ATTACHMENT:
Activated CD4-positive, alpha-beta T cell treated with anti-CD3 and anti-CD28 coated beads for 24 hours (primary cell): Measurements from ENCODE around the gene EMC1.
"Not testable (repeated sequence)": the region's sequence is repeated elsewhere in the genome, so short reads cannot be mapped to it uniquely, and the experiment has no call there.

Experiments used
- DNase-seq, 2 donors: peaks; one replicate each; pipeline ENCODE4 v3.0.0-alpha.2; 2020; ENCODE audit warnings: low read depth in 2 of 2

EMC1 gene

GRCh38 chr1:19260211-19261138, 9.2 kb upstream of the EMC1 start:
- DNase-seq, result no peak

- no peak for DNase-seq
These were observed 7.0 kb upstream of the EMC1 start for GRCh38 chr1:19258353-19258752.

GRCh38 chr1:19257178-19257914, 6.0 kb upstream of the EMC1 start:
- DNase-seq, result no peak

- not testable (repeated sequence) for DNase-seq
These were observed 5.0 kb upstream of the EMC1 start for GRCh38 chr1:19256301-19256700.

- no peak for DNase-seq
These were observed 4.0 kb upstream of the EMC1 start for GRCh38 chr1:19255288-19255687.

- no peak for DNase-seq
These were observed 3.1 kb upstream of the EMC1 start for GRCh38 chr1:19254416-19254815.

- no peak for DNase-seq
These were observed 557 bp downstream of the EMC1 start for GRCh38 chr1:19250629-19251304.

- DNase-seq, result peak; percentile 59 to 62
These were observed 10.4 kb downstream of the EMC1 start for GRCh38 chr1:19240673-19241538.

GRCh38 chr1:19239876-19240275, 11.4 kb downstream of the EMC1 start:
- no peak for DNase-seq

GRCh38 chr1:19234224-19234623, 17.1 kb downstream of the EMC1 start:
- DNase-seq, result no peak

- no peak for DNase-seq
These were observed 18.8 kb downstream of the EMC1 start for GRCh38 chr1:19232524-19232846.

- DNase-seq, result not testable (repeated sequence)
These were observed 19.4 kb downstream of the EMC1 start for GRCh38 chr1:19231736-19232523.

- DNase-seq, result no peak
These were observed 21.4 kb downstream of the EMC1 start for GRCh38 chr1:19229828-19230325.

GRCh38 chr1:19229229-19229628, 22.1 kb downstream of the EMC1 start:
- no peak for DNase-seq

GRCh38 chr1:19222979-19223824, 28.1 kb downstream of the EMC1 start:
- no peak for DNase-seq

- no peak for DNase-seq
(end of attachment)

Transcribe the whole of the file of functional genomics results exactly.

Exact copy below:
Activated CD4-positive, alpha-beta T cell treated with anti-CD3 and anti-CD28 coated beads for 24 hours (primary cell): Measurements from ENCODE around the gene EMC1.
"Not testable (repeated sequence)": the region's sequence is repeated elsewhere in the genome, so short reads cannot be mapped to it uniquely, and the experiment has no call there.

Experiments used
- DNase-seq, 2 donors: peaks; one replicate each; pipeline ENCODE4 v3.0.0-alpha.2; 2020; ENCODE audit warnings: low read depth in 2 of 2

EMC1 gene

GRCh38 chr1:19260211-19261138, 9.2 kb upstream of the EMC1 start:
- DNase-seq, result no peak

- no peak for DNase-seq
These were observed 7.0 kb upstream of the EMC1 start for GRCh38 chr1:19258353-19258752.

GRCh38 chr1:19257178-19257914, 6.0 kb upstream of the EMC1 start:
- DNase-seq, result no peak

- not testable (repeated sequence) for DNase-seq
These were observed 5.0 kb upstream of the EMC1 start for GRCh38 chr1:19256301-19256700.

- no peak for DNase-seq
These were observed 4.0 kb upstream of the EMC1 start for GRCh38 chr1:19255288-19255687.

- no peak for DNase-seq
These were observed 3.1 kb upstream of the EMC1 start for GRCh38 chr1:19254416-19254815.

- no peak for DNase-seq
These were observed 557 bp downstream of the EMC1 start for GRCh38 chr1:19250629-19251304.

- DNase-seq, result peak; percentile 59 to 62
These were observed 10.4 kb downstream of the EMC1 start for GRCh38 chr1:19240673-19241538.

GRCh38 chr1:19239876-19240275, 11.4 kb downstream of the EMC1 start:
- no peak for DNase-seq

GRCh38 chr1:19234224-19234623, 17.1 kb downstream of the EMC1 start:
- DNase-seq, result no peak

- no peak for DNase-seq
These were observed 18.8 kb downstream of the EMC1 start for GRCh38 chr1:19232524-19232846.

- DNase-seq, result not testable (repeated sequence)
These were observed 19.4 kb downstream of the EMC1 start for GRCh38 chr1:19231736-19232523.

- DNase-seq, result no peak
These were observed 21.4 kb downstream of the EMC1 start for GRCh38 chr1:19229828-19230325.

GRCh38 chr1:19229229-19229628, 22.1 kb downstream of the EMC1 start:
- no peak for DNase-seq

GRCh38 chr1:19222979-19223824, 28.1 kb downstream of the EMC1 start:
- no peak for DNase-seq

- no peak for DNase-seq